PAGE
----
I hear this over and over from clients and it’s usually accompanied with annoyance and frustration.
Even at my daughter’s field hockey game the other day, a parent I was talking with sounded a bit annoyed as he described all the invitations he’s been receiving from strangers on LinkedIn. I totally get the frustration, but let’s take a look at both sides and then I’ll share my humble opinion.
There are two sides to LinkedIn. Last year there were more than 5.7 billion searches on LinkedIn and the number one activity is one person looking at another person’s Profile. That’s a lot of looking, usually accompanied by the thought, “maybe I should connect with this person.”
The two sides to LinkedIn?
On one side, we have people who connect with as many people as possible and build out a large and often unwieldily network filled with people—some of whom they know and some they clearly don’t (let’s call them random-connectors). In reality, it’s a business address book on steroids. There are merits to this for some people. If how you do business is a numbers game and is primarily transactional, go for it. Perhaps it’s the right strategy. Note to young professionals—you are in network gathering mode, gather liberally but judiciously since your network will hopefully be with you for years and decades to come.
On the other side there are people who build and curate a strategic, highly engaged network of trusted business associates including clients, prospects, strategic partners, networking associates, and yes, even some people who simply have rock star status in your opinion (let’s call them intentional-connectors). This strategy fits better with the majority of people I work with who are CEOs, business owners, senior level executives and attorneys. They’ve forgotten more people than some of us ever actually meet. They don’t need to connect with everyone, they want a structured, secure environment for their connections.
What both groups need to understand about LinkedIn invitations
- If you want to connect with others randomly (that’s what most of it looks like anyway) know you will probably have a low rate of invitation acceptance (by the way…LinkedIn rates you, warns you and potentially shuts you down if you mess this up too much or too often).
- Give people a reason to connect with you, and that has nothing to do with what you are selling, pitching, or are commissioned on.
- Give people context. Remember most truly connected people meet a lot of people and often need a hint where they met you.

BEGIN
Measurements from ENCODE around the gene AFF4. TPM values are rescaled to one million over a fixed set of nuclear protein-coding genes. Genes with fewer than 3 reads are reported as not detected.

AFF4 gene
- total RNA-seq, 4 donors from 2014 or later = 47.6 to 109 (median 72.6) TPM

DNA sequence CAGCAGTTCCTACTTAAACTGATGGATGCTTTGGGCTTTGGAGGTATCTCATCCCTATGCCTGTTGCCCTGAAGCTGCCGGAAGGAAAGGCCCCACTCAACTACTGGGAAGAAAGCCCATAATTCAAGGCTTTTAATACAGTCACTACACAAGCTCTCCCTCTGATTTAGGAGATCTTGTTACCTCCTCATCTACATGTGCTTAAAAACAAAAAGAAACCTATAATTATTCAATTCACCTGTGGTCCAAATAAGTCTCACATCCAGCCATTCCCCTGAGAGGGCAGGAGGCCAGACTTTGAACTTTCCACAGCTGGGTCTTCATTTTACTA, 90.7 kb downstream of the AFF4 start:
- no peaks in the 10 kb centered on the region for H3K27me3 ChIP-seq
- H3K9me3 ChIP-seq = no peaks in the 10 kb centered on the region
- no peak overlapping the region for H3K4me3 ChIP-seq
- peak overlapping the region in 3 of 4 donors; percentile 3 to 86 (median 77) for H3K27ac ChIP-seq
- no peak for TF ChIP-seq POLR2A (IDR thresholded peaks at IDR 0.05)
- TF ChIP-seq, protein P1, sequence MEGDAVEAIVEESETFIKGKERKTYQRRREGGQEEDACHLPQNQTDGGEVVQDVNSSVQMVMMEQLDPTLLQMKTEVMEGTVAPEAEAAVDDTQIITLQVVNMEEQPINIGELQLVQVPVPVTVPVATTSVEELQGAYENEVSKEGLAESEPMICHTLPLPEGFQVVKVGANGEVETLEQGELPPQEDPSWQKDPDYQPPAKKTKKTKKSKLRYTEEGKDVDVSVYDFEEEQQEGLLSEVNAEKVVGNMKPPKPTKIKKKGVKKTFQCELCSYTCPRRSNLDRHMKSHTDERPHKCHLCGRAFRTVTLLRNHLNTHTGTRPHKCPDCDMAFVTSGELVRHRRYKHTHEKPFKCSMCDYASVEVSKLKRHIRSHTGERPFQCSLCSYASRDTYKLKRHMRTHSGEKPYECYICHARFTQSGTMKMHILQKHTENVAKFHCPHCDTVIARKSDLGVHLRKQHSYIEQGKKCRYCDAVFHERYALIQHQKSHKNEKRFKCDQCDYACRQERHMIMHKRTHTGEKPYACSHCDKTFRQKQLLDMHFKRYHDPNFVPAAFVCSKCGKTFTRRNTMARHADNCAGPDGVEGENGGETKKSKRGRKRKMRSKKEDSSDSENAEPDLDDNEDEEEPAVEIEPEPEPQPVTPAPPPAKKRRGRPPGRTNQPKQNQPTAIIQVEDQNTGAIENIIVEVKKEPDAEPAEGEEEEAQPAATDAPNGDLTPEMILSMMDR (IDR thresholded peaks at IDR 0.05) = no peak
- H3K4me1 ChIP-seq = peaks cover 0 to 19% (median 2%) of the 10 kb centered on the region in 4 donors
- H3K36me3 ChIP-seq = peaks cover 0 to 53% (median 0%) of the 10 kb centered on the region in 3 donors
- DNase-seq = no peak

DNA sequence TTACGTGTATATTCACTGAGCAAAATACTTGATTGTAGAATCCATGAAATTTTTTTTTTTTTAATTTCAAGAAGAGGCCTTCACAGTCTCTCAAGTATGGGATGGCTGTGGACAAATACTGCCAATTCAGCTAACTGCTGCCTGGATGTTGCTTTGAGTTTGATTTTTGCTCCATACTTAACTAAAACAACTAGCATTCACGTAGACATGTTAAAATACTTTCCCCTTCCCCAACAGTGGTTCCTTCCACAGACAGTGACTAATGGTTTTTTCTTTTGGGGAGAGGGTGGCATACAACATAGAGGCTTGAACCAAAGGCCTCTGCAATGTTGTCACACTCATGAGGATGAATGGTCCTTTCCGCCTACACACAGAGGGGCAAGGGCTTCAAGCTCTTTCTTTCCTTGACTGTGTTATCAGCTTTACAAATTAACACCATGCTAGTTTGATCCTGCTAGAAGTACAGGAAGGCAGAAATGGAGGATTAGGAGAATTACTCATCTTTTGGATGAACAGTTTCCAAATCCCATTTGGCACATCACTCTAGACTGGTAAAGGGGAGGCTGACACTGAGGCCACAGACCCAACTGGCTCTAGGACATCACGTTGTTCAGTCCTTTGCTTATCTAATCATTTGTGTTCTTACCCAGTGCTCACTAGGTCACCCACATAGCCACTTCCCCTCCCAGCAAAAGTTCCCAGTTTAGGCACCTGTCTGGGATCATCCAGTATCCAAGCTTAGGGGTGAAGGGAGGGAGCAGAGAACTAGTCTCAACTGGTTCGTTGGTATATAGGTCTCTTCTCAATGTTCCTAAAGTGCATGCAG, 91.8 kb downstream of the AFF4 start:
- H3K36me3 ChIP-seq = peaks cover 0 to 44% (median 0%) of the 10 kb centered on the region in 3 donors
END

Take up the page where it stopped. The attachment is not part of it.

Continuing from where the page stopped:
- You’re going to have to consider what type of social LinkedIn citizen you are. Since you may not know a lot of the people in your network, what value do you bring to your network? Do people come to you as a resource? Worth considering.
- You can control your LinkedIn experience. At the bottom of your Profile include a sentence or two in the Advice for Contacting You section. I started using this a couple of months ago. If nothing else, it makes me feel better when I don’t respond to or accept every random invitation. Here’s my message:
- Go to your Privacy Settings and change them. Perhaps you don’t accept InMails or introductions. You can tweak to reduce at least some of the random invitations.
- Make sure you don’t have the OpenLink button checked in your Privacy Settings
- Reply but don’t accept. This is perhaps my favorite way to navigate the “I’m not sure we should connect” question. Start a conversation first. Check out our blog post on how to use “reply but don’t accept.”
- Consider before deciding. I just jumped into my inbox to take a screen shot of the “reply but don’t accept yet” area and took a look at one of my recent invitations. It was from someone I did not recognize in the nonprofit world. I took a look and it is someone from Australia who has launched a worldwide women’s leadership summit. His LinkedIn Profile is quite impressive. Hmmm, he might fall into someone who has rock-star status.
Whether you are a random-connector or an intentional-connector remember everyone has a perspective, try to understand what it is. Next week the super-connector, yet another perspective. The Detroit Free Press just published an article on giving LinkedIn meaning. Preaching to the choir. Are you an intentional-connector or a random-connector and why? We’d love to hear.